For the new study, French researchers exposed lactating mice to an airborne allergen, ovalbumin, which is the main protein found in egg whites. Ovalbumin was transferred from the mother to the baby via breast milk and conferred immunological tolerance to the allergen.
The baby mice exposed to ovalbumin showed decreased airway "hyper-reactivity" and decreased mucus in the airways, among other benefits.
"No other experimental study has investigated whether exposure of lactating mice to an airborne allergen would impact asthma development in progeny. The allergen exposure was only restricted to the lactation phase starting one day after delivery to three weeks (weaning time)," said study senior author Valerie Julia, a permanent researcher with the National Institute of Health and Medical Research, University of Nice-Sophia-Antipolis in Valbonne.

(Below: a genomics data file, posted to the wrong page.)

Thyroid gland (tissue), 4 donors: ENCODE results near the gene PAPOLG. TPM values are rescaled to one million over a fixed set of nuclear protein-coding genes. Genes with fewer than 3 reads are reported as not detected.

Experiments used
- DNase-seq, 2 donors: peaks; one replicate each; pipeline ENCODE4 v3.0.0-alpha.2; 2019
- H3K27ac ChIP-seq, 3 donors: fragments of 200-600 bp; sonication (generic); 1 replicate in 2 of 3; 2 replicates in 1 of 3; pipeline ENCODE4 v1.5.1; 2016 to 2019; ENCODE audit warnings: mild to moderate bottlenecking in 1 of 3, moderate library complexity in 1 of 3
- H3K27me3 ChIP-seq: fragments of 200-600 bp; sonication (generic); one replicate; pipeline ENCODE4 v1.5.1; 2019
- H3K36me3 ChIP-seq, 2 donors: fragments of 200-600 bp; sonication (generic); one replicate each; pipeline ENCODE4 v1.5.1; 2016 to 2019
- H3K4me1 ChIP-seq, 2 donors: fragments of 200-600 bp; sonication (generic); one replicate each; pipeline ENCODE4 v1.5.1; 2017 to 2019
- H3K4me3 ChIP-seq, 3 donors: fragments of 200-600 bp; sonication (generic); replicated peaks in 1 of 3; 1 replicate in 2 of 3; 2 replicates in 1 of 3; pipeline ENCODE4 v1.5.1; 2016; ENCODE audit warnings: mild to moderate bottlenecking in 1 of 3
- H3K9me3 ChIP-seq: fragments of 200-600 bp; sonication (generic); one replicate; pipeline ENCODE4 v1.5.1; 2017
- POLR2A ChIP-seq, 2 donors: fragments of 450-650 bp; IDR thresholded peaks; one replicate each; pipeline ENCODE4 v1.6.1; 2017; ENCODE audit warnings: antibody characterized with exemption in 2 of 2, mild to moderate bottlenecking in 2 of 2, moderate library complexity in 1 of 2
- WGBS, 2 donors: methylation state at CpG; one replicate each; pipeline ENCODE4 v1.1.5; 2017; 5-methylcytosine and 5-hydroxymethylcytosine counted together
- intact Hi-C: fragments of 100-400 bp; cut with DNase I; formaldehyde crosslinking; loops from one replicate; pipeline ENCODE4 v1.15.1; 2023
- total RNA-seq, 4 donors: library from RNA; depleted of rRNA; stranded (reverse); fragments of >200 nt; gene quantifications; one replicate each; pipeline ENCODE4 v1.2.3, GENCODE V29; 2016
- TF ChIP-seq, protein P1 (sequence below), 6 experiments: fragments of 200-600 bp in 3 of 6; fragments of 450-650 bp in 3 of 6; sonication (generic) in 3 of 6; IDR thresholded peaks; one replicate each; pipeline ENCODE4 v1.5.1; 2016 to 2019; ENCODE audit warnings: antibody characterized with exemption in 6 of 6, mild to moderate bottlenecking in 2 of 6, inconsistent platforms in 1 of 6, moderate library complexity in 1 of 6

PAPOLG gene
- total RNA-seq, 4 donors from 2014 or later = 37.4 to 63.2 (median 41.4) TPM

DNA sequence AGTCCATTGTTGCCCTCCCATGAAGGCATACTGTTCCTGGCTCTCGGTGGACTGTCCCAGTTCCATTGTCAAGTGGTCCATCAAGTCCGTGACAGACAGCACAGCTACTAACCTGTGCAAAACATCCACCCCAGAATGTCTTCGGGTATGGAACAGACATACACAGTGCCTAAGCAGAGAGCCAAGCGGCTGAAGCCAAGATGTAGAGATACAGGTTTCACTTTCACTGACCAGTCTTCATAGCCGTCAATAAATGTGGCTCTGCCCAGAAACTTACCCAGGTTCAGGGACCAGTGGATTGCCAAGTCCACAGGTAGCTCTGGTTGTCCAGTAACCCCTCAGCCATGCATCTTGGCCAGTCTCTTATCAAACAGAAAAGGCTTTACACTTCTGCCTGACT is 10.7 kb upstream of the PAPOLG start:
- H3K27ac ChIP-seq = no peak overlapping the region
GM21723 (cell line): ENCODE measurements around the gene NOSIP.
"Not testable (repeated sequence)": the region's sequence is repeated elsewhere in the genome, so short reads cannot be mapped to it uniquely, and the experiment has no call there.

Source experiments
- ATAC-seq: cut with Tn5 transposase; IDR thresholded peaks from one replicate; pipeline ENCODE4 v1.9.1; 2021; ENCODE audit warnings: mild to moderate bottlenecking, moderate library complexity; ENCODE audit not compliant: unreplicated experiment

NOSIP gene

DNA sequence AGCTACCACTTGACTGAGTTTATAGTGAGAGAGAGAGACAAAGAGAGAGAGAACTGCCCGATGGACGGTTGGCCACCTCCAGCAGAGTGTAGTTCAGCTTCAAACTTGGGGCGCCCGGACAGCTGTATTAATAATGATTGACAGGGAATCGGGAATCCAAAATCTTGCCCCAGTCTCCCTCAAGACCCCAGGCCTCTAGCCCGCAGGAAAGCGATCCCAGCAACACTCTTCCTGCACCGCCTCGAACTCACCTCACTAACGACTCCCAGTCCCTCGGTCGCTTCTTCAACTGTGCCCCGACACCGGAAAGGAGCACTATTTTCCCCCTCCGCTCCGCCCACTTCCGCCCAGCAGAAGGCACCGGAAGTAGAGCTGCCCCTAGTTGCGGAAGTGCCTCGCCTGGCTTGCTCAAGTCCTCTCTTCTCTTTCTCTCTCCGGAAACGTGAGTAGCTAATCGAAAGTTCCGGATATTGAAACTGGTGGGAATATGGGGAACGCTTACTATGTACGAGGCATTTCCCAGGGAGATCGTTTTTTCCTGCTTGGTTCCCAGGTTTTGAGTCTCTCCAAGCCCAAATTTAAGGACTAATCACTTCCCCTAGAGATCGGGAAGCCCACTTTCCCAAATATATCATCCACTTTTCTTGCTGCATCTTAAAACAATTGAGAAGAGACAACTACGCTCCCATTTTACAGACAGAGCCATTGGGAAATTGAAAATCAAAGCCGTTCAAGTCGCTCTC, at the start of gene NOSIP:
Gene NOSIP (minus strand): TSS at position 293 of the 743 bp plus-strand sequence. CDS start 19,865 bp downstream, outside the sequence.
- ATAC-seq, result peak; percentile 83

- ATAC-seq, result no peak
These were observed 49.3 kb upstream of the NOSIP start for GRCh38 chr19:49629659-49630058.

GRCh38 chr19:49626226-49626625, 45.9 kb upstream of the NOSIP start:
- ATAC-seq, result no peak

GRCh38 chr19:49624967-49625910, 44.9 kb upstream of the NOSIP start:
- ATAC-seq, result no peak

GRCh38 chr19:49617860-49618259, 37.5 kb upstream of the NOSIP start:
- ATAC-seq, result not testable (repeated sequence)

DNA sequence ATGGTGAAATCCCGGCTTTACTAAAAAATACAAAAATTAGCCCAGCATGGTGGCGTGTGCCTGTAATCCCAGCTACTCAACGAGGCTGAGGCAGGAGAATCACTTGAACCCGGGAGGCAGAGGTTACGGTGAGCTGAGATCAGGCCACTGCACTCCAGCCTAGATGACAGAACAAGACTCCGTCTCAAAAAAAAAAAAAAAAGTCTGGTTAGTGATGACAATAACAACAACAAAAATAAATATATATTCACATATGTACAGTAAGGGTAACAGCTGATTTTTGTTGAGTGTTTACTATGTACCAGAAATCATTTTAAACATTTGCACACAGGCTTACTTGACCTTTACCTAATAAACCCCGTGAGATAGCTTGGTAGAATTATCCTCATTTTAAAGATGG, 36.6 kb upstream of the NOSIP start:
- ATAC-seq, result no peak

"We found that airborne antigens are efficiently transferred from the mother to the neonate through milk. We believe that the presence of the allergen in milk together with the immunosuppressive molecule called TGF-beta "instructs" the immune system of the neonate not to over-react against the allergen," Julia added.
Although more studies need to be done to confirm the potential effect in humans, as Wu pointed out, "there are other huge benefits of breast-feeding in terms of nutrition and emotional bonding."
The American Academy of Pediatrics has more on breast-feeding your infant.
SOURCES: Jennifer Wu, M.D., obstetrician/gynecologist, Lenox Hill Hospital, New York City; Valerie Julia, Ph.D., permanent researcher, National Institute of Health and Medical Research, University of N
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